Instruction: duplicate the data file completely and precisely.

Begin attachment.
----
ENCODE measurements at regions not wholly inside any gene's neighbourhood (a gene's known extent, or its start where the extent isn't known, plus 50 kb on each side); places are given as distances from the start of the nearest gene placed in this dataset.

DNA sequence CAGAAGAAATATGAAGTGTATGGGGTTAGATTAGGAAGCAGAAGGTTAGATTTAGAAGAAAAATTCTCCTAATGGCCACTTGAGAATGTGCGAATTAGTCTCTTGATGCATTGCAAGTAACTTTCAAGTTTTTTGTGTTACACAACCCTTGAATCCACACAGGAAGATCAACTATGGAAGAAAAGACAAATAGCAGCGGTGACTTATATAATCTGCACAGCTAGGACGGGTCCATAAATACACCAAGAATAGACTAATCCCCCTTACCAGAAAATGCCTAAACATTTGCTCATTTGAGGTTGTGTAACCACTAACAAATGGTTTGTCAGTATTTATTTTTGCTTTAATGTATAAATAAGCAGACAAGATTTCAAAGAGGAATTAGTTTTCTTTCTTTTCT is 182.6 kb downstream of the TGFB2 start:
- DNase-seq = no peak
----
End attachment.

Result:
ENCODE measurements at regions not wholly inside any gene's neighbourhood (a gene's known extent, or its start where the extent isn't known, plus 50 kb on each side); places are given as distances from the start of the nearest gene placed in this dataset.

DNA sequence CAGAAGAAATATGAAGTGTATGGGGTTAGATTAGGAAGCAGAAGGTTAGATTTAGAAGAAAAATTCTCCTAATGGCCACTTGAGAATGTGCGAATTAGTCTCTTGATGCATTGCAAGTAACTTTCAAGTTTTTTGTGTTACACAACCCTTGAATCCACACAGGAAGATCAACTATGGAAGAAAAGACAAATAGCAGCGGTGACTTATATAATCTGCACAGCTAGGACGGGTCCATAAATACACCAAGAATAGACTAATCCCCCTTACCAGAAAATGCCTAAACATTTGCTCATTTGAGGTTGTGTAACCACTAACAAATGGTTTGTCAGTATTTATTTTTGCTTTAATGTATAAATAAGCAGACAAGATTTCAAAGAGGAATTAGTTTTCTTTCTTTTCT is 182.6 kb downstream of the TGFB2 start:
- DNase-seq = no peak